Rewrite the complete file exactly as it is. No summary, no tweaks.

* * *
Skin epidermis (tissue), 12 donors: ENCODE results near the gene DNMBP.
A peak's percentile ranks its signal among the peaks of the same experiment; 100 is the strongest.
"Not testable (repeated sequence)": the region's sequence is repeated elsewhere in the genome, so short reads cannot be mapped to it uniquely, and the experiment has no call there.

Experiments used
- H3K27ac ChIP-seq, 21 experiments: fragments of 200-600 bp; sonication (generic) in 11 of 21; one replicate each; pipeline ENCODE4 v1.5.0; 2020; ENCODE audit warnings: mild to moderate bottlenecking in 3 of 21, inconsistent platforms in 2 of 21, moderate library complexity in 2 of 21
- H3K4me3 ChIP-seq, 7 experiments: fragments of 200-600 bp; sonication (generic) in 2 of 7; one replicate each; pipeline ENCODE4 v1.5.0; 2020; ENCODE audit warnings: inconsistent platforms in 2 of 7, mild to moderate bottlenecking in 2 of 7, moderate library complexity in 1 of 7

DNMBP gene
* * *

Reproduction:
Skin epidermis (tissue), 12 donors: ENCODE results near the gene DNMBP.
A peak's percentile ranks its signal among the peaks of the same experiment; 100 is the strongest.
"Not testable (repeated sequence)": the region's sequence is repeated elsewhere in the genome, so short reads cannot be mapped to it uniquely, and the experiment has no call there.

Experiments used
- H3K27ac ChIP-seq, 21 experiments: fragments of 200-600 bp; sonication (generic) in 11 of 21; one replicate each; pipeline ENCODE4 v1.5.0; 2020; ENCODE audit warnings: mild to moderate bottlenecking in 3 of 21, inconsistent platforms in 2 of 21, moderate library complexity in 2 of 21
- H3K4me3 ChIP-seq, 7 experiments: fragments of 200-600 bp; sonication (generic) in 2 of 7; one replicate each; pipeline ENCODE4 v1.5.0; 2020; ENCODE audit warnings: inconsistent platforms in 2 of 7, mild to moderate bottlenecking in 2 of 7, moderate library complexity in 1 of 7

DNMBP gene